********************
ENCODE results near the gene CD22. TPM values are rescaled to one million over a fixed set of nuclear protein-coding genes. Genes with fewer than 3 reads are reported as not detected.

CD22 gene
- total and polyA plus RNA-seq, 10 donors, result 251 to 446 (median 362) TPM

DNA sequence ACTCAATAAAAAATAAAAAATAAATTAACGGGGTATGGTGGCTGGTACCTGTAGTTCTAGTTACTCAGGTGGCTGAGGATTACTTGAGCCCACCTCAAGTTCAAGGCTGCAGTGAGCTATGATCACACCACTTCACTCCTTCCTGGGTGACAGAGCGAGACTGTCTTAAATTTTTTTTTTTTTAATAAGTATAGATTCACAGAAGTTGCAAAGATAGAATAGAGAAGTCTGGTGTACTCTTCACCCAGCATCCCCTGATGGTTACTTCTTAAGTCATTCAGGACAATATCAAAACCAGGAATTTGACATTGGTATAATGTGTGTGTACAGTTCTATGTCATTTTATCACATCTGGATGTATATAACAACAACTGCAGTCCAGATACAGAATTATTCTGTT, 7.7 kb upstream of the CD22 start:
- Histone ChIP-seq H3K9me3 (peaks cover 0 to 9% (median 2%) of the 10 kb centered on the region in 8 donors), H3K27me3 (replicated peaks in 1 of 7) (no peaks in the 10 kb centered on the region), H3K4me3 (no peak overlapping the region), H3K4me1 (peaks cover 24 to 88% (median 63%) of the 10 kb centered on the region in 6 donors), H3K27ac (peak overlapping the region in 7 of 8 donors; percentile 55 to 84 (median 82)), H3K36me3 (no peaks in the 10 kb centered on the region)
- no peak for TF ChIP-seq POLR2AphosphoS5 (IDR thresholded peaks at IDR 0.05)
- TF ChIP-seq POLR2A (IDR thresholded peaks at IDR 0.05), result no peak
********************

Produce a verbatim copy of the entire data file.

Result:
ENCODE results near the gene CD22. TPM values are rescaled to one million over a fixed set of nuclear protein-coding genes. Genes with fewer than 3 reads are reported as not detected.

CD22 gene
- total and polyA plus RNA-seq, 10 donors, result 251 to 446 (median 362) TPM

DNA sequence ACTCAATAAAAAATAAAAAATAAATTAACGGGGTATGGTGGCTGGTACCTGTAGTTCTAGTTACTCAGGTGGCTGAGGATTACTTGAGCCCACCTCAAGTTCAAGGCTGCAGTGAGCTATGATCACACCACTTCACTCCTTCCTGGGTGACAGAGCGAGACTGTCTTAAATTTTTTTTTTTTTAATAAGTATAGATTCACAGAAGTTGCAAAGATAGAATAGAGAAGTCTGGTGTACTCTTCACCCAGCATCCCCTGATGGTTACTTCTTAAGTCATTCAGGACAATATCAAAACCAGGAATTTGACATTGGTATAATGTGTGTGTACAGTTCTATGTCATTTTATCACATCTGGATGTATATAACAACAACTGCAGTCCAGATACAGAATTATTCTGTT, 7.7 kb upstream of the CD22 start:
- Histone ChIP-seq H3K9me3 (peaks cover 0 to 9% (median 2%) of the 10 kb centered on the region in 8 donors), H3K27me3 (replicated peaks in 1 of 7) (no peaks in the 10 kb centered on the region), H3K4me3 (no peak overlapping the region), H3K4me1 (peaks cover 24 to 88% (median 63%) of the 10 kb centered on the region in 6 donors), H3K27ac (peak overlapping the region in 7 of 8 donors; percentile 55 to 84 (median 82)), H3K36me3 (no peaks in the 10 kb centered on the region)
- no peak for TF ChIP-seq POLR2AphosphoS5 (IDR thresholded peaks at IDR 0.05)
- TF ChIP-seq POLR2A (IDR thresholded peaks at IDR 0.05), result no peak